NEWS
04/02/2020 18:25 EDT | Updated 04/03/2020 16:06 EDT

First Nations In Canada Left To Fend For Themselves During Coronavirus Pandemic

An outbreak will have devastating consequences, especially to fly-in and remote communities.

STONY PLAIN, Alta. — Most of the 634 First Nations in Canada are shutting down their borders and blocking entrances to their reserves in a frenzied bid to prevent the spread of the new coronavirus

For some leaders, it feels like a situation where they must fend for themselves, according to Manitoba Assembly of First Nations (AFN) regional chief Kevin Hart.

“I’m calling it out, we aren’t ready,” said Hart, who holds the portfolio for the AFN emergency management plan, in a telephone interview with HuffPost Canada. 

Justin Trudeau’s Liberal government is dividing up an $82-billion financial aid package to Canadians during the COVID-19 crisis while putting aside $305 million to help First Nations, Metis and Inuit communities. But it’s not near enough to even cover the immediate needs of those populations, said Hart.

Indigenous Peoples in Canada are among the most vulnerable to the deadly pandemic because of long-standing issues such as higher levels of poverty, poor and overcrowded housing, limited access to health care and other statistical inadequacies.

Lee Martel
Security personnel stop an industry worker at a checkpoint set up at an entrance to the Waterhen Lake First Nation in Saskatchewan.

The Mishkeegogamang Ojibway Nation in northern Ontario alerted members on Wednesday night of a confirmed case of COVID-19 in Sioux Lookout, a two-hour drive away, where many people go for supplies and appointments. Indigenous Services Minister Marc Miller has acknowledged that it’s not a matter of if, but when, the highly infectious virus enters First Nations, Inuit or Metis communities.

That will have devastating consequences, especially to fly-in and remote communities, said a Blackfoot doctor working on the front lines on the Blood Tribe reserve in southern Alberta.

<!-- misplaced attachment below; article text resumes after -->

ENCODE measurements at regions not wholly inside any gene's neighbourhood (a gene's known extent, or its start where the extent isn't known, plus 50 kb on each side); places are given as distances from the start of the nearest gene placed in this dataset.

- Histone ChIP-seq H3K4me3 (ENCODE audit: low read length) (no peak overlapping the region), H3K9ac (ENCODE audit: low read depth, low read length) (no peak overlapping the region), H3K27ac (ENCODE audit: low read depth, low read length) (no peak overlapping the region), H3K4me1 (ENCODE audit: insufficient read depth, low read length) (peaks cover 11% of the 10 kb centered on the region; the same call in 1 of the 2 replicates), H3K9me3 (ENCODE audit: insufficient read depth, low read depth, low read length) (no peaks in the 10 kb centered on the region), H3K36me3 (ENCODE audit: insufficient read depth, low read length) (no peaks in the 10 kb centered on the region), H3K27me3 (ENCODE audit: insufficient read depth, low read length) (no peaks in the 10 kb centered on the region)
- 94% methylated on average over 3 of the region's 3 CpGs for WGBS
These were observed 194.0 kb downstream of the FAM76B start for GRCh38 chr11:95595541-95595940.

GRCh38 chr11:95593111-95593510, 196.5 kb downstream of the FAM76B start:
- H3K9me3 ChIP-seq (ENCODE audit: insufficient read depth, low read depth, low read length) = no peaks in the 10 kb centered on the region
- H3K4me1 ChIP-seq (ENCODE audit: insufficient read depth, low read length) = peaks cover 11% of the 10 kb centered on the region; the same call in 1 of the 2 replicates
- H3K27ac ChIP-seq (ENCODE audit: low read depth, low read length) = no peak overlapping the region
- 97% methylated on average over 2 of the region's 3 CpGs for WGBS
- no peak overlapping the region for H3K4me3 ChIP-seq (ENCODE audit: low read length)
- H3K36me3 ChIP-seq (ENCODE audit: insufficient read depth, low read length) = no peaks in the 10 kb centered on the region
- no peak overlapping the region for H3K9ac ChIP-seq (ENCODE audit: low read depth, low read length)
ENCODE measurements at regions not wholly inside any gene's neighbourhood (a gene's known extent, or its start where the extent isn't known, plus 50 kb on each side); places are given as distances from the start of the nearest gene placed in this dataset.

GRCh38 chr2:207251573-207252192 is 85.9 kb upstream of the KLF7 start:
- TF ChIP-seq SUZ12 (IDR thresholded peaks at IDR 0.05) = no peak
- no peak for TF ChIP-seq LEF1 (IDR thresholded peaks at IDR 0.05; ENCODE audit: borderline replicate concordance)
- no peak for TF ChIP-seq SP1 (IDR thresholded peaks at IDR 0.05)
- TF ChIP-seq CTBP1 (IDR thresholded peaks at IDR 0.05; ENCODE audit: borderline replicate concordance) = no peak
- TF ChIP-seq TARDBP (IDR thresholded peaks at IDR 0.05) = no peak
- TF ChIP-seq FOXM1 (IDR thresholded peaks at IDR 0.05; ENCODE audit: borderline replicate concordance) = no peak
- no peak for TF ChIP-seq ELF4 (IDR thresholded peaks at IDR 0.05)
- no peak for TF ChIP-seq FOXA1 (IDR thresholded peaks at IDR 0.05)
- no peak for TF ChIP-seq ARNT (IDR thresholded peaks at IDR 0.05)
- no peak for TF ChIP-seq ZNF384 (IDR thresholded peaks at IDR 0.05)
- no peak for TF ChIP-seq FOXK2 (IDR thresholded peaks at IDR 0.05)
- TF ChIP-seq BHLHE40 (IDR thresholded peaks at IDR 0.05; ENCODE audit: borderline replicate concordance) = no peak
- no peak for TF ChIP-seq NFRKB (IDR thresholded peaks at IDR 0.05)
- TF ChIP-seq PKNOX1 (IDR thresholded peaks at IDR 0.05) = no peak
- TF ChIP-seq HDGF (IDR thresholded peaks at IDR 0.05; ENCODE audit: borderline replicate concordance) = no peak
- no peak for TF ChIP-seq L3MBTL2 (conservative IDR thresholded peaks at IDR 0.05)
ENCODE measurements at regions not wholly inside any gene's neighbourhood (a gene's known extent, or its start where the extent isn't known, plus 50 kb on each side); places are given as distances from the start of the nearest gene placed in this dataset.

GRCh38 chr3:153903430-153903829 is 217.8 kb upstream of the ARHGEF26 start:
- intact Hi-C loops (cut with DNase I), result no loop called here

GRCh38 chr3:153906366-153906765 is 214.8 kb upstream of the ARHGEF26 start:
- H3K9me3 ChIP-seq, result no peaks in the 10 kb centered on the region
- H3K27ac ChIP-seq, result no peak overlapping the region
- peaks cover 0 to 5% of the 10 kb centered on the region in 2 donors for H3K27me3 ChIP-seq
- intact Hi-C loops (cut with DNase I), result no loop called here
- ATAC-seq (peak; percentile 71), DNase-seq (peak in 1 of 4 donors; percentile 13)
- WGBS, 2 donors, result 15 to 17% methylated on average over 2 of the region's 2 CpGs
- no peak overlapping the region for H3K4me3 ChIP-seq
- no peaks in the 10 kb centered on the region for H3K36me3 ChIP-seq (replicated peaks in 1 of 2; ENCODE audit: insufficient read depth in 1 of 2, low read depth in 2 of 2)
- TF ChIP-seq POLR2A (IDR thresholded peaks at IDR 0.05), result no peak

“Most rural hospitals will be full at the peak time. First Nation and Metis in Alberta do not have a hospital and likely will not be close enough for admission to hospital,” said Dr. Esther Tailfeathers during a rare break from her work for a telephone interview with HuffPost Canada. “They will be left to manage this in a makeshift holding place which is sparsely staffed. The staff who are in the community will be exhausted and ill-equipped for the demands of very ill people.”

Risk in multi-generational homes

Most First Nation families are multi-generational, which usually means at least one person over 60 years old and babies living in the same home, she added. The possibility of several members of a single family getting ill with the virus is high.

In some parts of the country, First Nations, Metis and Inuit who have access to remote camps or cabins are heading there to isolate themselves.

Submitted
Dr. Esther Tailfeathers on her homelands on the Blood Tribe in southern Alberta. She says Indigenous Peoples aren't equipped to deal with a pandemic in their communities.

The AFN, which covers 900,000 members, declared a state of emergency on March 22 so necessary funds could be released to help Indigenous communities prepare for COVID-19 impacts.

“There’s a critical need for infrastructure as it is across Canada in our communities; we don’t all have dedicated doctors, let alone a hospital to help. We need to act now. We are asking for help but we’re not being helped,” said Hart, who pointed to the vulnerability of the 96 remote First Nations sprawled out across the country. 

A spokesperson for Indigenous Services Canada said a national influenza preparedness guide, which includes a specific section for First Nations, is being used to guide the federal response to COVID-19.

Martine Stevens said the department has identified Indigenous communities whose pandemic plans require updates and are working with them on revisions to ensure that they’re prepared. 

Miller told The Canadian Press Wednesday that the federal government is prepared to use the military to assist when a COVID-19 outbreak hits First Nations, Inuit or Metis communities.

But the federal support for Indigenous populations announced last week still doesn’t include a concrete and cohesive emergency action plan, said Hart. He pointed out the AFN has been advocating for an emergency response plan from the feds for the last seven years.

“Once again, our people are left on the back burner,” he said.

The 2013 auditor general’s fall report found that emergency management on reserves faced many shortfalls, including inadequate funding.